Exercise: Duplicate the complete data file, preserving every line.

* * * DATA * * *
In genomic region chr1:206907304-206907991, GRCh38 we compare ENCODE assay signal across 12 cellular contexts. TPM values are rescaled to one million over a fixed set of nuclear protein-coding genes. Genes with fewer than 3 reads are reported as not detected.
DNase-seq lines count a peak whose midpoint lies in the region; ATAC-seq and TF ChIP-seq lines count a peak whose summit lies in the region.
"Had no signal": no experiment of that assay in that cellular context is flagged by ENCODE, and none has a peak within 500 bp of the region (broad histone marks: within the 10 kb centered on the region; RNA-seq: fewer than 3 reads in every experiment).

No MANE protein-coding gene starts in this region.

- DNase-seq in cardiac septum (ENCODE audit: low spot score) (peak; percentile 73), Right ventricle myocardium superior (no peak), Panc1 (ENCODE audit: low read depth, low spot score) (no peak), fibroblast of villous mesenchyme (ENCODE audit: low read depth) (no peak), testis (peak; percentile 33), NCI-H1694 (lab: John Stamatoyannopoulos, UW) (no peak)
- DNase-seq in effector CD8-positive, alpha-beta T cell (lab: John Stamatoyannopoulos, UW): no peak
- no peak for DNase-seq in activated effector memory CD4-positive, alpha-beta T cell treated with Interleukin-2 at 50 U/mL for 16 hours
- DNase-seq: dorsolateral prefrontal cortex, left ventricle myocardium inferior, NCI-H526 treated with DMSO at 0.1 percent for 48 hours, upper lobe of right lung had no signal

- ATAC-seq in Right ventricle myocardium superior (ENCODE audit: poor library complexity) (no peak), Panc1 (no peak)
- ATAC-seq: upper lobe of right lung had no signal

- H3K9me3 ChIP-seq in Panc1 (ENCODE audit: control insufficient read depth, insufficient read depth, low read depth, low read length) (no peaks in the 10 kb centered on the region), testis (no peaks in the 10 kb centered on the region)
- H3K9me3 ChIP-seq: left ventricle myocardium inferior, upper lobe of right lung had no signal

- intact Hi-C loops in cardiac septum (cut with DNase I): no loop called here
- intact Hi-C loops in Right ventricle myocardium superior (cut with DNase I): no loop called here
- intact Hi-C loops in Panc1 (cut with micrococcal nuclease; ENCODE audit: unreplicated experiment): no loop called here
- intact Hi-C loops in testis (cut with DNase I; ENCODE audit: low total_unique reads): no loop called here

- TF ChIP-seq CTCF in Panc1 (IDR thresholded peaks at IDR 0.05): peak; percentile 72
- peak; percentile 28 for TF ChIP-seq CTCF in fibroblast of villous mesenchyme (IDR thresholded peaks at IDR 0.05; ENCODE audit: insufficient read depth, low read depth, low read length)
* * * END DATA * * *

In genomic region chr1:206907304-206907991, GRCh38 we compare ENCODE assay signal across 12 cellular contexts. TPM values are rescaled to one million over a fixed set of nuclear protein-coding genes. Genes with fewer than 3 reads are reported as not detected.
DNase-seq lines count a peak whose midpoint lies in the region; ATAC-seq and TF ChIP-seq lines count a peak whose summit lies in the region.
"Had no signal": no experiment of that assay in that cellular context is flagged by ENCODE, and none has a peak within 500 bp of the region (broad histone marks: within the 10 kb centered on the region; RNA-seq: fewer than 3 reads in every experiment).

No MANE protein-coding gene starts in this region.

- DNase-seq in cardiac septum (ENCODE audit: low spot score) (peak; percentile 73), Right ventricle myocardium superior (no peak), Panc1 (ENCODE audit: low read depth, low spot score) (no peak), fibroblast of villous mesenchyme (ENCODE audit: low read depth) (no peak), testis (peak; percentile 33), NCI-H1694 (lab: John Stamatoyannopoulos, UW) (no peak)
- DNase-seq in effector CD8-positive, alpha-beta T cell (lab: John Stamatoyannopoulos, UW): no peak
- no peak for DNase-seq in activated effector memory CD4-positive, alpha-beta T cell treated with Interleukin-2 at 50 U/mL for 16 hours
- DNase-seq: dorsolateral prefrontal cortex, left ventricle myocardium inferior, NCI-H526 treated with DMSO at 0.1 percent for 48 hours, upper lobe of right lung had no signal

- ATAC-seq in Right ventricle myocardium superior (ENCODE audit: poor library complexity) (no peak), Panc1 (no peak)
- ATAC-seq: upper lobe of right lung had no signal

- H3K9me3 ChIP-seq in Panc1 (ENCODE audit: control insufficient read depth, insufficient read depth, low read depth, low read length) (no peaks in the 10 kb centered on the region), testis (no peaks in the 10 kb centered on the region)
- H3K9me3 ChIP-seq: left ventricle myocardium inferior, upper lobe of right lung had no signal

- intact Hi-C loops in cardiac septum (cut with DNase I): no loop called here
- intact Hi-C loops in Right ventricle myocardium superior (cut with DNase I): no loop called here
- intact Hi-C loops in Panc1 (cut with micrococcal nuclease; ENCODE audit: unreplicated experiment): no loop called here
- intact Hi-C loops in testis (cut with DNase I; ENCODE audit: low total_unique reads): no loop called here

- TF ChIP-seq CTCF in Panc1 (IDR thresholded peaks at IDR 0.05): peak; percentile 72
- peak; percentile 28 for TF ChIP-seq CTCF in fibroblast of villous mesenchyme (IDR thresholded peaks at IDR 0.05; ENCODE audit: insufficient read depth, low read depth, low read length)